Mozilla has patched 11 vulnerabilities, 10 of them critical, in it soon to be retired Firefox 3.0 browser.
The update to Firefox 3.0.12 was the first since Mozilla launched Firefox 3.5 at the end of June. As is its practice, Mozilla will discontinue support and stop security updates for the older edition approximately six months after the release of 3.5. It has set Firefox 3.0's "kill date" as sometime in January 2010.
Of the 11 flaws fixed in Firefox 3.0.12 - the same number patched in the previous security update - 10 were rated critical and one as "high" in Mozilla's four-step system. Danish bug tracker Secunia ranked the bunch as "highly critical," it's second-from-the-top tag.
Mozilla also patched critical vulnerabilities in Firefox's use of Adobe Flash, in open-source font-rendering libraries and in several other parts of the browser.
Eight of the 11 vulnerabilities patched have already been addressed in the original version of Firefox 3.5, or the update to 3.5.1. that Mozilla rushed out last week to quash a zero-day bug.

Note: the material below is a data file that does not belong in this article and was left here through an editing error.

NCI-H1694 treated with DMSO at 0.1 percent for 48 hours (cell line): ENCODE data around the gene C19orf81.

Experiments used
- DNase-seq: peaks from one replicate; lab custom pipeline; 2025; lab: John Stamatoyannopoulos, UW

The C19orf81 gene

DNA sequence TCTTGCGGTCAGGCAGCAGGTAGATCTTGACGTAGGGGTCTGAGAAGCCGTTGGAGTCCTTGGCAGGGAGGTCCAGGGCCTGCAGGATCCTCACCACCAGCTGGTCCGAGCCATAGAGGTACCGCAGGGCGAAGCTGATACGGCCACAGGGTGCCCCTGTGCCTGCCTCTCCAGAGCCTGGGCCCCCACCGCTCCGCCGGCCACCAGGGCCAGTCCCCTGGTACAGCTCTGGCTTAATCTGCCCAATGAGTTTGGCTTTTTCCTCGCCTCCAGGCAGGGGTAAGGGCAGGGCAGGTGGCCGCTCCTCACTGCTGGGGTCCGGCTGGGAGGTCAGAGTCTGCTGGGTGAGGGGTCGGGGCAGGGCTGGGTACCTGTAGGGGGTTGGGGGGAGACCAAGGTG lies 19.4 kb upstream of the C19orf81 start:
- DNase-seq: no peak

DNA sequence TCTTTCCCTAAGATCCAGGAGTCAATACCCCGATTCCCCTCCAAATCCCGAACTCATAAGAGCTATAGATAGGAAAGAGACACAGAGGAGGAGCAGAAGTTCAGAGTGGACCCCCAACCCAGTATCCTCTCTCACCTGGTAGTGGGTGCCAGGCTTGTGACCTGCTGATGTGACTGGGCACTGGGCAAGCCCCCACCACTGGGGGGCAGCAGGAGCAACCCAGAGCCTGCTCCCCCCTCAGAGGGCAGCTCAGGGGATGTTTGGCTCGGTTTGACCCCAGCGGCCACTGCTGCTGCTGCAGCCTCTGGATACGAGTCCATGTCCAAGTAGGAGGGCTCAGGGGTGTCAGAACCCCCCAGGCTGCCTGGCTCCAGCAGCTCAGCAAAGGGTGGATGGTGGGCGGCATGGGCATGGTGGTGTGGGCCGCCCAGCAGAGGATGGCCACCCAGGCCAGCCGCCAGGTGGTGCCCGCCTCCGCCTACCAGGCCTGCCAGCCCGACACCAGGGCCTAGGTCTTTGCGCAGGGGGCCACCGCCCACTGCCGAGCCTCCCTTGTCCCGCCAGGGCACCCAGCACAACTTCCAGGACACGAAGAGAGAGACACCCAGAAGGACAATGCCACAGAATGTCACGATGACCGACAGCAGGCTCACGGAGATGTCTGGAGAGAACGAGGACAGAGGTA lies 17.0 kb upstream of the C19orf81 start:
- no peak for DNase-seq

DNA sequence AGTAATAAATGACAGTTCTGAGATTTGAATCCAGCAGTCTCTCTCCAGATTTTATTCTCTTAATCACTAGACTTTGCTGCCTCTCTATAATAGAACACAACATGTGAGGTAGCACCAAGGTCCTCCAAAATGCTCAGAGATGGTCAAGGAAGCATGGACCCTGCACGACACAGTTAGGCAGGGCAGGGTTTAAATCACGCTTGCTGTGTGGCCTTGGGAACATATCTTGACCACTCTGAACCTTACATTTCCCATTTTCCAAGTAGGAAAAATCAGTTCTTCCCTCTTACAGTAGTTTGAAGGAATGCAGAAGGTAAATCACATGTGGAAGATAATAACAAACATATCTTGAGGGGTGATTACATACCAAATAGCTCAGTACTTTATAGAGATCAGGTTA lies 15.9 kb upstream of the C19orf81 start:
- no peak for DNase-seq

It's not unheard of for Mozilla to patch one version of its browser while leaving another temporarily vulnerable. When the company has done that, it has patched the newest edition first, then backtracked to update the older version later, as it did in this case.
Mozilla plans to update Firefox 3.5 again - later this month or early in August - with the patches it had originally scheduled for 3.5.1. "[The] goal of this release should be a quick-turnaround [with] topcrash [and] security/stability patches," Mozilla said in notes published after a weekly status meeting.
Firefox 3.0.12 can be downloaded for Windows, Mac OS X and Linux, but current users can also call up their browser's built-in updater or wait for the automatic update notification, which should pop up in the next 48 hours.